Where Is Our Compassion for Fellow Jews?

Friday, December 12, 1997 - Pesach Lerner & Chaim Kaminestsky - The Jewish Press

Last month, as reported by JTA, Phil Baum, Executive Director of the American Jewish Congress, expressed an outrageously callous attitude towards Jewish suffering when he refused to join appeals by concerned Jewish leaders around the world for the release of Jonathan Pollard, who has already served twelve years of a life sentence in maximum security federal prisons. Baum seeks to justify his mean-spirited attitude towards Pollard by denying a "corporate Jewish responsibility for the act he committed or the sentence he received because his abhorrent act did not involve us."

Yet Baum and the agency that he heads have regularly spoken out in support of a variety of contemporary humanitarian causes which have no direct involvement to the Jewish people. Baum chooses to ignore that those calling for Pollard's release, in the name of justice, include many who condemned Pollard's original crime, of giving classified American intelligence information to Israel. They protest, however, the harsh treatment to which Pollard has been subjected.

It is disproportionately severe, even when compared to the punishment meted out to other Americans who have been convicted of spying for hostile countries, let alone the leniency typically given to captured agents of other friendly nations. And they also point to deeply disturbing indications that those within the government who have blocked previous attempts to secure Pollard's release have been acting out of anti-Israeli, if not openly anti-Semitic motives.

Furthermore, this is not the first time that Mr. Baum and his organization have broken ranks in the attempt to establish a united Jewish front to plead for clemency on Pollard's behalf. Baum distributed a mean-spirited memo on Pollard's case in 1992 to member agencies of the National Jewish Community Relations Advisory Council opposing the placing of clemency for Pollard on the Jewish community's official agenda.

However, the most relevant facts in the Pollard case are not in dispute:

  1. Pollard has been held in prison far longer, and under far more severe conditions, than any other person convicted of spying for a friendly country.
  2. Pollard's life imprisonment sentence was imposed after the government unilaterally canceled a far more lenient plea bargain agreement, under highly irregular circumstances.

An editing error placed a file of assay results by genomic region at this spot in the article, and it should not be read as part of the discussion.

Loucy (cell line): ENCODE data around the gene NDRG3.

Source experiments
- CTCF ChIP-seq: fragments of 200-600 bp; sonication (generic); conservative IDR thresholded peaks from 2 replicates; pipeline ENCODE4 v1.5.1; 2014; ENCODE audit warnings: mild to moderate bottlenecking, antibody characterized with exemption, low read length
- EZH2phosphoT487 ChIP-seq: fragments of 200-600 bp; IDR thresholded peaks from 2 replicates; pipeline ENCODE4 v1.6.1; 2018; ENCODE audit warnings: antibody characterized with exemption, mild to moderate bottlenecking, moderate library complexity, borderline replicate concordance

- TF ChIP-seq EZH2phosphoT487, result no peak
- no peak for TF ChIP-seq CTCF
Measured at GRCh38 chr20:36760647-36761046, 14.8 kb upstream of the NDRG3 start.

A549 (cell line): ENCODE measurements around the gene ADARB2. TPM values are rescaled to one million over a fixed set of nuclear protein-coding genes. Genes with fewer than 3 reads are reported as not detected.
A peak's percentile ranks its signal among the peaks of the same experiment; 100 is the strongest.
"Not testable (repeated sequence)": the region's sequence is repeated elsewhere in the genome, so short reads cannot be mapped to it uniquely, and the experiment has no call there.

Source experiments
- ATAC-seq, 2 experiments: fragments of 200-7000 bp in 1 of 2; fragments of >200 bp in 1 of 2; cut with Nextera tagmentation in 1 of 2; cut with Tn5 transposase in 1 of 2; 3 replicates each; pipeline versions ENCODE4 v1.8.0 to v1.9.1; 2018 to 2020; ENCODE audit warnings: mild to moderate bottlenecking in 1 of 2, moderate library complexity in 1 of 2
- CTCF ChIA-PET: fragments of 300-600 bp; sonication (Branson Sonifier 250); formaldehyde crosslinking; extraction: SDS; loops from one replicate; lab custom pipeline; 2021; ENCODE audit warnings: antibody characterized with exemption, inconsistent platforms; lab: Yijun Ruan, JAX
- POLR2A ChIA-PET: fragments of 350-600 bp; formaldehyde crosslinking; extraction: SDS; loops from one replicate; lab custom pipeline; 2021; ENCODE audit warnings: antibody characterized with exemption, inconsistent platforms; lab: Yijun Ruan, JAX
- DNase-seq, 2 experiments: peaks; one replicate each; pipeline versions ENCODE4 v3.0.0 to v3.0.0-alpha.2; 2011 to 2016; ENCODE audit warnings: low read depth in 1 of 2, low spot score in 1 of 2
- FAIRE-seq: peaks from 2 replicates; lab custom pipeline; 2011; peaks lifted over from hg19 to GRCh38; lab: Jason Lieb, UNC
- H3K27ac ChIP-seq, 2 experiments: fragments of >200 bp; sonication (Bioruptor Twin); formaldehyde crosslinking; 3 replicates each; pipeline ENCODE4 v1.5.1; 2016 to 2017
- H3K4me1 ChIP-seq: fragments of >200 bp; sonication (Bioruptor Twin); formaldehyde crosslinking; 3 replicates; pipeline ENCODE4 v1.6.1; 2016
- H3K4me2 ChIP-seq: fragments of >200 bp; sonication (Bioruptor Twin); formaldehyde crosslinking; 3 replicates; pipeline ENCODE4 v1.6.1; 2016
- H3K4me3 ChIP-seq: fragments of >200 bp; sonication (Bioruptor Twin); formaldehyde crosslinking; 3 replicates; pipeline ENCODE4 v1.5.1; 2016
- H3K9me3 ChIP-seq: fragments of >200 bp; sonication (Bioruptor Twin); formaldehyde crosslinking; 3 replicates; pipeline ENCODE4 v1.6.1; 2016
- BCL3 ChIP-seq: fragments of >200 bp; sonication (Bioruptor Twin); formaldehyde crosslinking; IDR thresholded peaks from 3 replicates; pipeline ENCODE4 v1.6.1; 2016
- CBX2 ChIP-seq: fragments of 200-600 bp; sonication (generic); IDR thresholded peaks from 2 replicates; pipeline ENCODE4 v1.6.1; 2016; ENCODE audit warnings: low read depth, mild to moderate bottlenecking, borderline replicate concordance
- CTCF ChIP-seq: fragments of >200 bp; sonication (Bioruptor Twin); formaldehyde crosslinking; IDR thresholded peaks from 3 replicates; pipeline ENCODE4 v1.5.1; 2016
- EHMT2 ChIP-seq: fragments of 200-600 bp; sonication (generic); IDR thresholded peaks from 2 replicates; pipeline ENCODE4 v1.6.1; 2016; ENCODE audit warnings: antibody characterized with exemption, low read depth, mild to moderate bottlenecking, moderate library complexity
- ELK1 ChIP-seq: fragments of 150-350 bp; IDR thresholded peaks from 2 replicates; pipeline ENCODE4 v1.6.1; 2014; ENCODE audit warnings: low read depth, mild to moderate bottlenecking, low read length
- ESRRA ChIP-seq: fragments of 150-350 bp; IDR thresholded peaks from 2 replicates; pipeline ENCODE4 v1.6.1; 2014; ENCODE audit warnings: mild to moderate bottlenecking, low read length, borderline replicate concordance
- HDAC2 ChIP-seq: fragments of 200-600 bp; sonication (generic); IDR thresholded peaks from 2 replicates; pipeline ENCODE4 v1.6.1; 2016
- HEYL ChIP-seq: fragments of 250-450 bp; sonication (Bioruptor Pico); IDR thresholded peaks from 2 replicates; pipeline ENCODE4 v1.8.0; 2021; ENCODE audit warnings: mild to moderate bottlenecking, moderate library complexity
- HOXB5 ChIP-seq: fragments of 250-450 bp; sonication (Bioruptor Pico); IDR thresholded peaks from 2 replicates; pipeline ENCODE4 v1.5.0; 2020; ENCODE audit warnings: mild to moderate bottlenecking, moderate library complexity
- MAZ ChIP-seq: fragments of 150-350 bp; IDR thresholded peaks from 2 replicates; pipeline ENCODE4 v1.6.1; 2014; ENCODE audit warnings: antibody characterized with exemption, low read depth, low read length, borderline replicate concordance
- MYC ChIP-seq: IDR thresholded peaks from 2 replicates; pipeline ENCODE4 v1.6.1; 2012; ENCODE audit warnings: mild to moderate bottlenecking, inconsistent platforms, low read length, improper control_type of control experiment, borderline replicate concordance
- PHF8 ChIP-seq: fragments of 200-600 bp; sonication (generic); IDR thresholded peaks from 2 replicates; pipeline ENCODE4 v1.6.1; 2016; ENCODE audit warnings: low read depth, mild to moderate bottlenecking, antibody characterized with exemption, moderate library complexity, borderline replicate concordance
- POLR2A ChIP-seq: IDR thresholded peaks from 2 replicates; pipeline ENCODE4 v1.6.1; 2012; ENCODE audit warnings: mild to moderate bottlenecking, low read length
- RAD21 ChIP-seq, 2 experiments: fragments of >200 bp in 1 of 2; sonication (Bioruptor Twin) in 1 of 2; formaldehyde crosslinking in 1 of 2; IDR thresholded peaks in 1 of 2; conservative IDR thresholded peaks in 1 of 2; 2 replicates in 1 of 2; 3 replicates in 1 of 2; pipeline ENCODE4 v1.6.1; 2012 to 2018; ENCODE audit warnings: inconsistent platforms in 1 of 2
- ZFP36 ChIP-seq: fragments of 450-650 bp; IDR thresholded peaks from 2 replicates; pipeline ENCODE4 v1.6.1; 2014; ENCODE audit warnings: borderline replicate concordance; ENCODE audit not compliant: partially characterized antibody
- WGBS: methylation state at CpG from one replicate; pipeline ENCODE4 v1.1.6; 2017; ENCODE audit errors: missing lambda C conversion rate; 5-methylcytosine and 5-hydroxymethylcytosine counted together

3. The State of Israel has admitted that Pollard was working as an agent on its behalf, and its government leaders have repeatedly requested that the American government release him.
  4. Those within the American government who have opposed his release have never publicly revealed the nature of the national security grounds upon which their argument is based.
  5. There have been many allegations that Pollard has been wrongfully blamed for some security leaks that were in fact due to other spies who have since been exposed, such as Aldrich Ames.
  6. Jonathan Pollard has clearly and repeatedly expressed remorse for his crime, and has re-affirmed his allegiance to the State of Israel by becoming a citizen.
  7. It has also been credibly alleged that the continued opposition to clemency for Pollard of former Secretary of Defense Casper Weinberger, and others within the American security establishment is attributable, at least in part, to anti-Semitic or anti-Israel motivations.
In justification of his rejection of Pollard's cause, Baum said, "we made a concerted effort to ascertain if there was any anti- Semitism involved in his trial, sentencing or incarceration, and we could find no evidence of it. Short of that, it's not relevant to us."

By that statement, does Baum mean to introduce a new double standard; that only those Jews who can present irrefutable evidence of their victimization are worthy of Jewish compassion?

Why does Baum choose to ignore accusations from within the US government that those raising objections to Pollard's release are acting out of Anti-Semitic motives? Or is Baum concerned that Jews who put too high a priority on the security of the State of Israel are, in fact, an embarrassment to the American Jewish community?

We think that it is high time for Phil Baum and his organization to do a reality check on the selectivity of their public conscience. Why isn't it as clear to Phil Baum as it is to the rest of the Jewish world, as well as the Israeli government, that Jonathan Pollard is no longer being punished for his act of espionage against the United States, but for being a Jew acting on behalf of the Jewish State?

Why is it that his continued imprisonment outraged former Soviet Jewish Prisoner of Conscience Yuli Edelstein, Israel's Minister of Absorption, so much that he recently made a special trip from Israel to visit Pollard in his North Carolina jail; why has Communications Minister Limor Livnat been inspired to follow suit with her own visit to Pollard; yet Baum's conscience remains insensitive to Pollard's plight.

We suggest that it is long past time for Phil Baum to honestly search his soul and ask himself why he cannot feel Jonathan Pollard's pain. Compassion for the downtrodden and the condemned has long been a treasured and even a defining trait of the Jewish people. How much more of that trait should we demand of those who purport to be its leaders?

Chaim Kaminetzky, National President
Rabbi Pesach Lerner, Executive Vice President

  • See Pollard Seeks Beit Din Ruling Against Presidents' Conference for the for full text of Baum's comments.